Bristol Myers Squibb is inspired by a single vision — transforming patients’ lives through science. The goal of the company’s cancer research is to deliver medicines that offer each patient a better, healthier life and to make cure a possibility. Building on a legacy across a broad range of cancers that have changed survival expectations for many, Bristol Myers Squibb researchers are exploring new frontiers in personalized medicine, and through innovative digital platforms, are turning data into insights that sharpen their focus. Deep scientific expertise, cutting-edge capabilities and discovery platforms enable the company to look at cancer from every angle. Cancer can have a relentless grasp on many parts of a patient’s life, and Bristol Myers Squibb is committed to taking actions to address all aspects of care, from diagnosis to survivorship. Because as a leader in cancer care, Bristol Myers Squibb is working to empower all people with cancer to have a better future.
About Bristol Myers Squibb’s Patient Access Support
Bristol Myers Squibb remains committed to providing assistance so that cancer patients who need our medicines can access them and expedite time to therapy.
BMS Access Support®, the Bristol Myers Squibb patient access and reimbursement program, is designed to help appropriate patients initiate and maintain access to Bristol Myers Squibb medicines during their treatment journey. BMS Access Support offers benefit investigation, prior authorization assistance, as well as co-pay assistance for eligible, commercially insured patients. More information about our access and reimbursement support can be obtained by calling BMS Access Support at 1-800-861-0048 or by visiting www.bmsaccesssupport.com.
About the Bristol Myers Squibb and Ono Pharmaceutical Collaboration
In 2011, through a collaboration agreement with Ono Pharmaceutical Co., Bristol Myers Squibb expanded its territorial rights to develop and commercialize Opdivo globally, except in Japan, South Korea and Taiwan, where Ono had retained all rights to the compound at the time. On July 23, 2014, Ono and Bristol Myers Squibb further expanded the companies’ strategic collaboration agreement to jointly develop and commercialize multiple immunotherapies – as single agents and combination regimens – for patients with cancer in Japan, South Korea and Taiwan.
About Bristol Myers Squibb
Bristol Myers Squibb is a global biopharmaceutical company whose mission is to discover, develop and deliver innovative medicines that help patients prevail over serious diseases. For more information about Bristol Myers Squibb, visit us at BMS.com or follow us on LinkedIn, Twitter, YouTube, Facebookand Instagram.
Celgene and Juno Therapeutics are wholly owned subsidiaries of Bristol-Myers Squibb Company. In certain countries outside the U.S., due to local laws, Celgene and Juno Therapeutics are referred to as, Celgene, a Bristol Myers Squibb company and Juno Therapeutics, a Bristol Myers Squibb company.
Cautionary Statement Regarding Forward-Looking Statements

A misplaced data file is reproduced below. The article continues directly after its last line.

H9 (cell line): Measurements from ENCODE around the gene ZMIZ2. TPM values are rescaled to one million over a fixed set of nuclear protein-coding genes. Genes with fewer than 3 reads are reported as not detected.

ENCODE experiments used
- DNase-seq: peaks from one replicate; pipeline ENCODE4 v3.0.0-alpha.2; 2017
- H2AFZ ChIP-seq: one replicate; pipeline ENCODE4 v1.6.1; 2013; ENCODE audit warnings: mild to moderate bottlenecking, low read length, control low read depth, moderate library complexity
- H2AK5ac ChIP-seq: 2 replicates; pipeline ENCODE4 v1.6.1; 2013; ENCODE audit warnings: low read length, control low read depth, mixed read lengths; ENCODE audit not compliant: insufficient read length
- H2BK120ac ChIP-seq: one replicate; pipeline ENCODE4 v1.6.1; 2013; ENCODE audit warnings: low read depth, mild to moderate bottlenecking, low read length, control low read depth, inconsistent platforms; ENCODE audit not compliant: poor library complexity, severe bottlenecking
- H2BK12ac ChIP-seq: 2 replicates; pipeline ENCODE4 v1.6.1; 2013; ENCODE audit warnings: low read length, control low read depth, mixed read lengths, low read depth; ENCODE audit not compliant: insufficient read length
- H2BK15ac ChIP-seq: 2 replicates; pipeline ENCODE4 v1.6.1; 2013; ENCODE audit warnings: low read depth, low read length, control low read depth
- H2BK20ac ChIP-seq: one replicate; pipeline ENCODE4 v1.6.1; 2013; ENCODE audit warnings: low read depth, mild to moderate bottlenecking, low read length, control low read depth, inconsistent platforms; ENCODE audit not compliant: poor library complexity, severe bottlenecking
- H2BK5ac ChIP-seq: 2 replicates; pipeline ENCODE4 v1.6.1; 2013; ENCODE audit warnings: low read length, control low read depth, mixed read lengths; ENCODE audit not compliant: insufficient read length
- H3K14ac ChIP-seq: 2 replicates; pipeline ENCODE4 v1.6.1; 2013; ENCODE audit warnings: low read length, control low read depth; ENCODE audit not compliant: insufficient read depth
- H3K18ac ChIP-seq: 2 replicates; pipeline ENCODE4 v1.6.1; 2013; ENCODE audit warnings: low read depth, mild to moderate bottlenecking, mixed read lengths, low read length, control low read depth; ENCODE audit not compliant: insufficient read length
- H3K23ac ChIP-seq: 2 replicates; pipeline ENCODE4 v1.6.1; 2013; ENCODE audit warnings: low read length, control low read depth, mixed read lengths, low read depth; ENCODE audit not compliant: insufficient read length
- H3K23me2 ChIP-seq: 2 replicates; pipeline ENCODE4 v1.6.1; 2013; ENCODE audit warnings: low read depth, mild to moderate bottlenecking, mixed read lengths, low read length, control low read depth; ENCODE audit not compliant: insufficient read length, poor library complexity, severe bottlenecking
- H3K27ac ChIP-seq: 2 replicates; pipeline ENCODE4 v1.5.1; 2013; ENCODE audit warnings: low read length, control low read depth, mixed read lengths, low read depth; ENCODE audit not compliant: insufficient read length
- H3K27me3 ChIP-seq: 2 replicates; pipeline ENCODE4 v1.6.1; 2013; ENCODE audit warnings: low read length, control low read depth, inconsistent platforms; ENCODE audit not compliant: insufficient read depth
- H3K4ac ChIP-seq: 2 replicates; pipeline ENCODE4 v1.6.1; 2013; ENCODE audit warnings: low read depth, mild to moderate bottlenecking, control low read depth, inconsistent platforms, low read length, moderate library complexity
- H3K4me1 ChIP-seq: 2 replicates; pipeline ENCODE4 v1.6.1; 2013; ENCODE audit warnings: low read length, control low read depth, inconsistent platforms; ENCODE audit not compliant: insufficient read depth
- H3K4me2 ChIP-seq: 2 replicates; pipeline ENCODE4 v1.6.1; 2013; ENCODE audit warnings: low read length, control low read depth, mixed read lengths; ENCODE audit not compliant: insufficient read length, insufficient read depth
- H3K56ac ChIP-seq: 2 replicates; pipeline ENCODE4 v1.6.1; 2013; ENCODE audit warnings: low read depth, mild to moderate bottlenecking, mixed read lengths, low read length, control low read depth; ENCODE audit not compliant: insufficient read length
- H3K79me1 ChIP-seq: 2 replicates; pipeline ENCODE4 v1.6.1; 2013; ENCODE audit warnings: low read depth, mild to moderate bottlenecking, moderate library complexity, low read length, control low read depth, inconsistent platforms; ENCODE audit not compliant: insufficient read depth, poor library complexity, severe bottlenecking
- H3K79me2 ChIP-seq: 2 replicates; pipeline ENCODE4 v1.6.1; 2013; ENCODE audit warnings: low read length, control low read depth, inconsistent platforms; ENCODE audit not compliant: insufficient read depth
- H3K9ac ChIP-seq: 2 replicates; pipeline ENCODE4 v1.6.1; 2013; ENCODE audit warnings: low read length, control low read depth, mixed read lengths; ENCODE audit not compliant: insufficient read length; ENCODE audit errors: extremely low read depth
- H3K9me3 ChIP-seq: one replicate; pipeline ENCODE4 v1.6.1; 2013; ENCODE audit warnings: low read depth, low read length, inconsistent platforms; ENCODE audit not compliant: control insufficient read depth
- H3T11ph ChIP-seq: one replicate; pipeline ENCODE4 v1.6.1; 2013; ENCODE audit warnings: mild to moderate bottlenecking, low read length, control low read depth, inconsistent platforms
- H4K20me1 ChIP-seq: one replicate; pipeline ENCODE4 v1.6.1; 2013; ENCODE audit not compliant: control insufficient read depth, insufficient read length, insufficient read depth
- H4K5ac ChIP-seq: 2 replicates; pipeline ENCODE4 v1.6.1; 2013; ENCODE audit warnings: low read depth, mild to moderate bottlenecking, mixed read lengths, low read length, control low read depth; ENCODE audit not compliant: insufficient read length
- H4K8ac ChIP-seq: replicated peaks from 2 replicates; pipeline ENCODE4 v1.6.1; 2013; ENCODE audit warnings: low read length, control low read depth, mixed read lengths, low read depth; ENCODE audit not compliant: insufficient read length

This press release contains “forward-looking statements” within the meaning of the Private Securities Litigation Reform Act of 1995 regarding, among other things, the research, development and commercialization of pharmaceutical products. All statements that are not statements of historical facts are, or may be deemed to be, forward-looking statements. Such forward-looking statements are based on historical performance and current expectations and projections about our future financial results, goals, plans and objectives and involve inherent risks, assumptions and uncertainties, including internal or external factors that could delay, divert or change any of them in the next several years, that are difficult to predict, may be beyond our control and could cause our future financial results, goals, plans and objectives to differ materially from those expressed in, or implied by, the statements. These risks, assumptions, uncertainties and other factors include, among others, whether Opdivo in combination with chemotherapy for the additional indication described in this release will be commercially successful and that continued approval of such combination treatment for such additional indication described in this release may be contingent upon verification and description of clinical benefit in confirmatory trials. No forward-looking statement can be guaranteed. Forward-looking statements in this press release should be evaluated together with the many risks and uncertainties that affect Bristol Myers Squibb’s business and market, particularly those identified in the cautionary statement and risk factors discussion in Bristol Myers Squibb’s Annual Report on Form 10-K for the year ended December 31, 2020, as updated by our subsequent Quarterly Reports on Form 10-Q, Current Reports on Form 8-K and other filings with the Securities and Exchange Commission. The forward-looking statements included in this document are made only as of the date of this document and except as otherwise required by applicable law, Bristol Myers Squibb undertakes no obligation to publicly update or revise any forward-looking statement, whether as a result of new information, future events, changed circumstances or otherwise.